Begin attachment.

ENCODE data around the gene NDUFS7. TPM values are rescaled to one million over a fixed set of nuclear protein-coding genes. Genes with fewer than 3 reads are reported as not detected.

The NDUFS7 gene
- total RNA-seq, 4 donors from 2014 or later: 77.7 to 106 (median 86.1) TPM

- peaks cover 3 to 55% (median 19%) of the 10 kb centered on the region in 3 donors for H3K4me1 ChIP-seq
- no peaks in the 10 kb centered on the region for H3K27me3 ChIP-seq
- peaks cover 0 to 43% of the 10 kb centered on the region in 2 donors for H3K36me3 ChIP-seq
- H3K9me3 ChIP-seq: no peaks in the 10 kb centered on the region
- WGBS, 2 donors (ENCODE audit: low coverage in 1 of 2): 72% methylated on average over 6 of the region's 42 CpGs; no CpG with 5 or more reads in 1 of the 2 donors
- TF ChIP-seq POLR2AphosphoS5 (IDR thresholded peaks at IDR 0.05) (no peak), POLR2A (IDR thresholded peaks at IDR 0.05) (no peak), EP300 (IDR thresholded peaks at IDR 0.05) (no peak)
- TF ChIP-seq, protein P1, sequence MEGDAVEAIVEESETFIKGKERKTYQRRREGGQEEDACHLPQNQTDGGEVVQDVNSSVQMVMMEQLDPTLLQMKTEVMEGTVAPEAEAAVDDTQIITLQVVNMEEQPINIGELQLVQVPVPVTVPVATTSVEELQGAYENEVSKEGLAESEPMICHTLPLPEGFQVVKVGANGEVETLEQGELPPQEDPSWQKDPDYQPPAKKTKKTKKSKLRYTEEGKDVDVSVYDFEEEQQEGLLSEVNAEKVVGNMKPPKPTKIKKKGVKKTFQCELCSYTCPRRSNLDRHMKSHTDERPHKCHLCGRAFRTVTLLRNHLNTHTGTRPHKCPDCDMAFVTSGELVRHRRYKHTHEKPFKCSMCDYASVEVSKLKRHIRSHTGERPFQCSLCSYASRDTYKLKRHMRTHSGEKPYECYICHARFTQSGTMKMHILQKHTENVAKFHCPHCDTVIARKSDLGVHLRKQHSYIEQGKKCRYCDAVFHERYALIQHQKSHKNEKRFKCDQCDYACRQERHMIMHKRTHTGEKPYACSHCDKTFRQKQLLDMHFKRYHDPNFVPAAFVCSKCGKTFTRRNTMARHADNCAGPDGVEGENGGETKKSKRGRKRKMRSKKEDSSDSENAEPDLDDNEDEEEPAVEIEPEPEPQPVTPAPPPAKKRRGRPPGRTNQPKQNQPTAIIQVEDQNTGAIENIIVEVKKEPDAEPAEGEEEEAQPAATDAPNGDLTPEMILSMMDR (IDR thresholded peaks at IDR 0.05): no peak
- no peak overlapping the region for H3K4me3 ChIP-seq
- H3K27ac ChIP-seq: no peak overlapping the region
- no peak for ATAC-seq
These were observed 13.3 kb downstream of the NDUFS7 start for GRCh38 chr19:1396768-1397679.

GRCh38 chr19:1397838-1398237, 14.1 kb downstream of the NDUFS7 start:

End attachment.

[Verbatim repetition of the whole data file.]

ENCODE data around the gene NDUFS7. TPM values are rescaled to one million over a fixed set of nuclear protein-coding genes. Genes with fewer than 3 reads are reported as not detected.

The NDUFS7 gene
- total RNA-seq, 4 donors from 2014 or later: 77.7 to 106 (median 86.1) TPM

- peaks cover 3 to 55% (median 19%) of the 10 kb centered on the region in 3 donors for H3K4me1 ChIP-seq
- no peaks in the 10 kb centered on the region for H3K27me3 ChIP-seq
- peaks cover 0 to 43% of the 10 kb centered on the region in 2 donors for H3K36me3 ChIP-seq
- H3K9me3 ChIP-seq: no peaks in the 10 kb centered on the region
- WGBS, 2 donors (ENCODE audit: low coverage in 1 of 2): 72% methylated on average over 6 of the region's 42 CpGs; no CpG with 5 or more reads in 1 of the 2 donors
- TF ChIP-seq POLR2AphosphoS5 (IDR thresholded peaks at IDR 0.05) (no peak), POLR2A (IDR thresholded peaks at IDR 0.05) (no peak), EP300 (IDR thresholded peaks at IDR 0.05) (no peak)
- TF ChIP-seq, protein P1, sequence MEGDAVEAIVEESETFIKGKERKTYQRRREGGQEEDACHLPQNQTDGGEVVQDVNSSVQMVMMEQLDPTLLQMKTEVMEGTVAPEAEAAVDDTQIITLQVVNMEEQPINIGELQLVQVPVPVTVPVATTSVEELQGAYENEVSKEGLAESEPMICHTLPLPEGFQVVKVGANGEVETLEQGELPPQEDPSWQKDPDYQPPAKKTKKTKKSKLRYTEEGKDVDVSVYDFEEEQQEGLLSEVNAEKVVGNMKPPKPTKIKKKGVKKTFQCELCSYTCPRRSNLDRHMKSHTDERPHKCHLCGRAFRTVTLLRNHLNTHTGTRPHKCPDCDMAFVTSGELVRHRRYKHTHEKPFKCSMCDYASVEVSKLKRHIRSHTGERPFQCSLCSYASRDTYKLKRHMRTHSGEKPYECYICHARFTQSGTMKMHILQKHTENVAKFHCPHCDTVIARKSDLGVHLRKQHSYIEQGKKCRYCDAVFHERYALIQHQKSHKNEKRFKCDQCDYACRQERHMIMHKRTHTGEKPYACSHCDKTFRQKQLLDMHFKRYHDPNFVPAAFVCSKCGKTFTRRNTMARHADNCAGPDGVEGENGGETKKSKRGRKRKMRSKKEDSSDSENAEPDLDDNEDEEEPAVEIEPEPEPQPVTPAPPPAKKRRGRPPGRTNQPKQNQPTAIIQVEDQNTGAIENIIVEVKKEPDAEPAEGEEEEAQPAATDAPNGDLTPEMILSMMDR (IDR thresholded peaks at IDR 0.05): no peak
- no peak overlapping the region for H3K4me3 ChIP-seq
- H3K27ac ChIP-seq: no peak overlapping the region
- no peak for ATAC-seq
These were observed 13.3 kb downstream of the NDUFS7 start for GRCh38 chr19:1396768-1397679.

GRCh38 chr19:1397838-1398237, 14.1 kb downstream of the NDUFS7 start: